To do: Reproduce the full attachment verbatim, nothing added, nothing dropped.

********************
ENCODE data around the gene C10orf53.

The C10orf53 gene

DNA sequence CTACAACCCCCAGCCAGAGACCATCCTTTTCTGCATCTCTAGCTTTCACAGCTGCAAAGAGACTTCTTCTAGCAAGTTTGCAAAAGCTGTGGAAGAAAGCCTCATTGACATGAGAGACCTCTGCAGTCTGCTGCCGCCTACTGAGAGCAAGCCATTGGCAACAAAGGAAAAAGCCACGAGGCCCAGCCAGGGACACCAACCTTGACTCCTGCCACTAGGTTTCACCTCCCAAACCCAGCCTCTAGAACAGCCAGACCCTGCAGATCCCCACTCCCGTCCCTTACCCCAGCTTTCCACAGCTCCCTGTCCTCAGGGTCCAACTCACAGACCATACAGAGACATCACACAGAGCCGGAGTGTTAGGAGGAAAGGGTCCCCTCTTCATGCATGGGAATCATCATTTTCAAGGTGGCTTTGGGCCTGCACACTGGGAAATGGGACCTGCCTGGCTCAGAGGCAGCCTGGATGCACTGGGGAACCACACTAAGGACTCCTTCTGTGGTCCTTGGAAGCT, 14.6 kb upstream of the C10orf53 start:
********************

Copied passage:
ENCODE data around the gene C10orf53.

The C10orf53 gene

DNA sequence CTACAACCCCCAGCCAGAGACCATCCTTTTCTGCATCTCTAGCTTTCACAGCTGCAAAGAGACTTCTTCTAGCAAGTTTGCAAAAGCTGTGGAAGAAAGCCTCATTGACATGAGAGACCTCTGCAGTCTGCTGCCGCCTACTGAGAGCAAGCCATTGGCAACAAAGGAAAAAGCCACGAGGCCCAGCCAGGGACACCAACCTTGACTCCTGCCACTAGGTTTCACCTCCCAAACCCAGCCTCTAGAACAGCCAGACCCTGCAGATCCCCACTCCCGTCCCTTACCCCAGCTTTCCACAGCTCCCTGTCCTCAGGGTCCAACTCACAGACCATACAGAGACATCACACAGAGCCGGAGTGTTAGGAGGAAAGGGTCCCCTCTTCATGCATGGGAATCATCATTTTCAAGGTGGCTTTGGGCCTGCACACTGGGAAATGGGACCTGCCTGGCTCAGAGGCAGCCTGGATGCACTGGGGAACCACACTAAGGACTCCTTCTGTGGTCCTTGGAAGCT, 14.6 kb upstream of the C10orf53 start: